Welcome to the second episode of the Blazor and WebRTC (BlazRTC) series! In this blog post, we will dive deeper into the fundamentals of WebRTC. Building upon the foundation laid in the first episode, we will explore the purpose, architecture, and key components of WebRTC, including media streams, peer connections, and data channels. If you haven’t read the first episode, I highly recommend checking it out to get an overview of the BlazRTC series.

In this article

What is WebRTC?

WebRTC (Web Real-Time Communication) is a powerful open-source technology that enables real-time communication between web browsers. It allows developers to integrate voice, video, and data sharing capabilities directly into web applications, eliminating the need for third-party plugins or software installations. WebRTC was developed with the aim of providing a standardized and secure framework for real-time communication on the web. It enables direct peer-to-peer communication between web browsers, eliminating the need for intermediaries or central servers. This technology empowers developers to build applications such as video conferencing, voice calling, file sharing, gaming, and more, all within the browser. WebRTC consists of several interrelated APIs and protocols which work together to achieve this.

WebRTC Architecture

The architecture for WebRTC is designed to facilitate seamless peer-to-peer communication in web browsers. It encompasses essential components and protocols that work together to ensure secure and efficient real-time data transfer.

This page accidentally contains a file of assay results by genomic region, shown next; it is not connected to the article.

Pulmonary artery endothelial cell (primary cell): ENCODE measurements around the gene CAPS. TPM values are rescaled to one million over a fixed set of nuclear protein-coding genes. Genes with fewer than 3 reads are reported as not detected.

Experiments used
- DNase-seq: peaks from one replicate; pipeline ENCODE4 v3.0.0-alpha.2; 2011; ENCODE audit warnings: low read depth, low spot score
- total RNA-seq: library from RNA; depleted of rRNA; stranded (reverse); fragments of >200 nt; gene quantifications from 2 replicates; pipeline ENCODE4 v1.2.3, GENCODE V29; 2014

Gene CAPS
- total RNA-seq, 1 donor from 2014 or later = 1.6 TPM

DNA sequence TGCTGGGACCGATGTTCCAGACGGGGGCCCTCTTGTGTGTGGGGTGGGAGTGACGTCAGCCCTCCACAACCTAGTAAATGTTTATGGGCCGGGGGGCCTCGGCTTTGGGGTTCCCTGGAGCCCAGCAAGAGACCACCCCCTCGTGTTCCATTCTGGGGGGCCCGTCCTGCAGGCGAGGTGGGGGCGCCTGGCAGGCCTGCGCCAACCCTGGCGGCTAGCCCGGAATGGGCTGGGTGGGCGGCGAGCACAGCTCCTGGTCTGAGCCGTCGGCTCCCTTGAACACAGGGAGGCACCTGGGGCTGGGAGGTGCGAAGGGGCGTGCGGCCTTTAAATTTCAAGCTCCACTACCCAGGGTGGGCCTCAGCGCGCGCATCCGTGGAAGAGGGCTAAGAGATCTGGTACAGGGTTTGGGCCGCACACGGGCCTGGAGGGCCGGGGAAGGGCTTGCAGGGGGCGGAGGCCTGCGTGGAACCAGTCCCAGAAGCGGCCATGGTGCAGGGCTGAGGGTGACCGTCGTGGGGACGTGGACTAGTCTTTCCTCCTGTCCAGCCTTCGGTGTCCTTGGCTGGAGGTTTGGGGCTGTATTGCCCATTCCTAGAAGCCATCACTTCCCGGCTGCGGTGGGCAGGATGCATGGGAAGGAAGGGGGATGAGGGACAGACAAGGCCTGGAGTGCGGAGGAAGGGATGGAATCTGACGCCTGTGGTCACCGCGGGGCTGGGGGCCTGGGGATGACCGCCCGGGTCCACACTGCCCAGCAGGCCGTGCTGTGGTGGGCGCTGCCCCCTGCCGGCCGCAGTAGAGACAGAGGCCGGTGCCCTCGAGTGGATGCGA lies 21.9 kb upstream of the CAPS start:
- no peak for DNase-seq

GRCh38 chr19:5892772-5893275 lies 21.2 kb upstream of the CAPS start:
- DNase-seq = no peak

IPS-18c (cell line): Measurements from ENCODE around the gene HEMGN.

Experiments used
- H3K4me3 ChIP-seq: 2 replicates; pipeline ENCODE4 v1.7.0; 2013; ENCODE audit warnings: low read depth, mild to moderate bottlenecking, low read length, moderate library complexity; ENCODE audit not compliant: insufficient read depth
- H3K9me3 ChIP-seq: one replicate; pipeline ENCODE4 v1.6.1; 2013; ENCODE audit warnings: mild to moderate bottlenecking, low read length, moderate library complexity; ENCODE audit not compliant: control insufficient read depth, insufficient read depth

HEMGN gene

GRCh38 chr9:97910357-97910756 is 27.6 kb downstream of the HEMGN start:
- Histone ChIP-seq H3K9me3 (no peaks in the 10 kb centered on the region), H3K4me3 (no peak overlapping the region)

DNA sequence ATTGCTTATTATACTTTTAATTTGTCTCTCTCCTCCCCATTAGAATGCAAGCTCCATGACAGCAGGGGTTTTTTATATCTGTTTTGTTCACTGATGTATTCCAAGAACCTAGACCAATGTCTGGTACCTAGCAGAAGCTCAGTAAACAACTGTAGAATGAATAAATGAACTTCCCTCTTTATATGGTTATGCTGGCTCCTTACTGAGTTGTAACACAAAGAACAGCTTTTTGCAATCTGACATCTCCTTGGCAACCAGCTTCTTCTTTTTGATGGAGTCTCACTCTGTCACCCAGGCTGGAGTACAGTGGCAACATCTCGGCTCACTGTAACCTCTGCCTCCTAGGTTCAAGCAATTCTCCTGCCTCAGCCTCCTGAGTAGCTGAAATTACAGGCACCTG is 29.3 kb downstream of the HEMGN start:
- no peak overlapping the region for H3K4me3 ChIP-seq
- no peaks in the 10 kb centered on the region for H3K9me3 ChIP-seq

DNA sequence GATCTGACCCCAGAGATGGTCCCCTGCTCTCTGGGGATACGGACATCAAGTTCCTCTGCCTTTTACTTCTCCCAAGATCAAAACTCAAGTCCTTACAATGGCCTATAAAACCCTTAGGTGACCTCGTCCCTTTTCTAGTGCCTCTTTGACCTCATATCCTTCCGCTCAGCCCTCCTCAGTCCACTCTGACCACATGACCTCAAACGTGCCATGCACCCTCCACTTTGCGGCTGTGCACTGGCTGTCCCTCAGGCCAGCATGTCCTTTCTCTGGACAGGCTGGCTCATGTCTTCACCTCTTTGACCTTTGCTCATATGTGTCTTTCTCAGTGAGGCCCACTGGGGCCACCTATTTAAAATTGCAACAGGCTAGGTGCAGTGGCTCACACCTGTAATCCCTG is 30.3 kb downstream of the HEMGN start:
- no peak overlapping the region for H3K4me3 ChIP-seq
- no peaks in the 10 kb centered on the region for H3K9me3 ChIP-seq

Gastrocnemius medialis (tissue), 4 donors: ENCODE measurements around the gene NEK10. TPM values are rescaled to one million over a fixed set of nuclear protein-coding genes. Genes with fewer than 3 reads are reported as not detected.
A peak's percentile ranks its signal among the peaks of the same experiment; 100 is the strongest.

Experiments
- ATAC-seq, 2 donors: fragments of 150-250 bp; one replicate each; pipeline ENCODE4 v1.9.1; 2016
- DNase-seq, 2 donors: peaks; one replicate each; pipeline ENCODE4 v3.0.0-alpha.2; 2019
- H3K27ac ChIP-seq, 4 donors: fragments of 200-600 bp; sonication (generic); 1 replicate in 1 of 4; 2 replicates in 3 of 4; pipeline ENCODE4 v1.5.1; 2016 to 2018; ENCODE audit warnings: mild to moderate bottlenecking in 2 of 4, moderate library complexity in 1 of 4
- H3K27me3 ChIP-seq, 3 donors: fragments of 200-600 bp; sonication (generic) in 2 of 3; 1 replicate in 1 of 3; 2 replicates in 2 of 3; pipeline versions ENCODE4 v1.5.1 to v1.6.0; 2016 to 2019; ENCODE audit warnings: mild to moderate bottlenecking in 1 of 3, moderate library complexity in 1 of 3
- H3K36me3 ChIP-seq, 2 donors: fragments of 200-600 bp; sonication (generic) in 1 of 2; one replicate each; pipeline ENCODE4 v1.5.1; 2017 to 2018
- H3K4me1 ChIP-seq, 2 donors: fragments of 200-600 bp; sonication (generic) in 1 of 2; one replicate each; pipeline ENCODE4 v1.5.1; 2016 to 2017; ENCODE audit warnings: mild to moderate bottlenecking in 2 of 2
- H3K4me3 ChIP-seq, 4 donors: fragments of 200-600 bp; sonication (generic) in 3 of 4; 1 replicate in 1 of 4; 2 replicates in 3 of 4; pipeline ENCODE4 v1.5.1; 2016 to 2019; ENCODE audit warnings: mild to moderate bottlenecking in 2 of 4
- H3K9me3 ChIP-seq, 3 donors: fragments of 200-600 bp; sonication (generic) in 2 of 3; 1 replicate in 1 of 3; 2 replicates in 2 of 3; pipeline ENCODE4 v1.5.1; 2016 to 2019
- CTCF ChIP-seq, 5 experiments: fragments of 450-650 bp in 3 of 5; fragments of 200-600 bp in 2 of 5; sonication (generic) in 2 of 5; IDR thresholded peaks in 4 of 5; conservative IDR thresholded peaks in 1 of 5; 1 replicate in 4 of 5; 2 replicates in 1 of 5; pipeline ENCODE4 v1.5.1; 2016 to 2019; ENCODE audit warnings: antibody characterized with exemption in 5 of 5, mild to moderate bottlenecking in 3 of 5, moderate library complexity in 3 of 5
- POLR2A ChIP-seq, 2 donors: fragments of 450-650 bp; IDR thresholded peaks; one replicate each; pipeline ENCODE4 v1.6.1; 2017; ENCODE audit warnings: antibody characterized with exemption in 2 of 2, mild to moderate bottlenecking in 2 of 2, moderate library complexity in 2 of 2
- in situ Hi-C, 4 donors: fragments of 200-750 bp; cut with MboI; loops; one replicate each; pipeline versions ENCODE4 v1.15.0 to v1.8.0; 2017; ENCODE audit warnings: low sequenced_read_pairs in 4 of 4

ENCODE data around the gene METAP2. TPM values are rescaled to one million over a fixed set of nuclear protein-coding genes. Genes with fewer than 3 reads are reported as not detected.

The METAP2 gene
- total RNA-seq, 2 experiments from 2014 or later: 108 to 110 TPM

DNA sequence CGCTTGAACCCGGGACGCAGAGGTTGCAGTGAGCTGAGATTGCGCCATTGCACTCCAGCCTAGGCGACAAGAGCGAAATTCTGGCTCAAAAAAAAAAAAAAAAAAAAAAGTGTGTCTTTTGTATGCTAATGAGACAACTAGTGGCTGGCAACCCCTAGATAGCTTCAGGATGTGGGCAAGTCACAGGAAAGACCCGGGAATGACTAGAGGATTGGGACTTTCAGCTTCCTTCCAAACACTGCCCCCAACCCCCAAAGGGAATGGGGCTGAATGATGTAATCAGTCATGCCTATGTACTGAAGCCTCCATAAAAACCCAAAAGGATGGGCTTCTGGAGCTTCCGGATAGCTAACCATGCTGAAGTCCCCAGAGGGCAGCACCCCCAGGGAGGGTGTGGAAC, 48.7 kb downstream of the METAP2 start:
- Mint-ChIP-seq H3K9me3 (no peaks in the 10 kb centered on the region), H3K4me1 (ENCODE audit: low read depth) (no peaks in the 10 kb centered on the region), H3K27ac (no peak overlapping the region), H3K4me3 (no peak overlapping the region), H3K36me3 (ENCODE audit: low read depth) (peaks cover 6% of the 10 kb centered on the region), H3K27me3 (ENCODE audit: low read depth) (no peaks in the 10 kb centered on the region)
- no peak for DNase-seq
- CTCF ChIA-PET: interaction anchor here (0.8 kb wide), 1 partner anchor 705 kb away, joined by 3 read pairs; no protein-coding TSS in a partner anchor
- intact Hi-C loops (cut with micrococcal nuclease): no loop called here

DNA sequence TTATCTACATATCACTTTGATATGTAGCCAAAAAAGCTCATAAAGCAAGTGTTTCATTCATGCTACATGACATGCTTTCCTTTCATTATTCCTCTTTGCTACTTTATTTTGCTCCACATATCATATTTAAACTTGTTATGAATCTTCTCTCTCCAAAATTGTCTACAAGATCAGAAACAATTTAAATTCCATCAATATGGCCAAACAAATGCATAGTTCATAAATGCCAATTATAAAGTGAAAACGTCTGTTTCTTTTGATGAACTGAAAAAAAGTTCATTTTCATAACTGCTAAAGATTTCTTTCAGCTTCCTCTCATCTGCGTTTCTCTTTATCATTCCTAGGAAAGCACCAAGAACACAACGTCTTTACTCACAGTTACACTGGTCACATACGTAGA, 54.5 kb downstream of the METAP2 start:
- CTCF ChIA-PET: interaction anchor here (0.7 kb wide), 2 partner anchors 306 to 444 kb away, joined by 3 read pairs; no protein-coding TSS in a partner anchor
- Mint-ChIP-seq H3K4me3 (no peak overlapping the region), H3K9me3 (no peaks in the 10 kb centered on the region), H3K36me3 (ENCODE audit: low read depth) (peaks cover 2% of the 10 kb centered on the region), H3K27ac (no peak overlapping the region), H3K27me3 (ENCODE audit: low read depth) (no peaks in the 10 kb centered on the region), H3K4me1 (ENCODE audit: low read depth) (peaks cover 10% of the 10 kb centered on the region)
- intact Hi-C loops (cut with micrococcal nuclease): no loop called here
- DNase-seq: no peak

Media Streams

Media streams are the foundation of WebRTC. They capture audio and video from the user’s device (microphone and camera) and enable real-time transmission between peers. Media streams provide a continuous flow of data that can be processed, encoded, and decoded to ensure smooth audio and video playback.

Peer Connections

Peer connections are a crucial component of the WebRTC specifications. They enable browsers to communicate directly using a peer-to-peer protocol. These connections play a crucial role in ensuring secure communication and facilitating real-time interactions. They various types of communication, such as video, audio, or even exchanging binary data using the RTCDataChannel API.

To establish a connection between peers, they need to exchange information on how to connect. This process is called signaling. It involves both clients providing an ICE Server configuration, which can be a STUN (Session Traversal Utilities for NAT) or a TURN (Traversal Using Relays around NAT) server. The role of these servers is to generate ICE candidates, which are then shared with the remote peer.

ICE candidates contain network information, such as IP addresses and ports, that help peers discover the most optimal route to establish a direct connection. By exchanging ICE candidates through signaling, peers can determine how to connect to each other even when they are behind firewalls or using different network configurations.


Signaling is a critical process in WebRTC that allows peers to exchange the information required to establish a connection. It involves sharing metadata like session descriptions, ICE candidates, and other parameters necessary for establishing a direct connection between peers.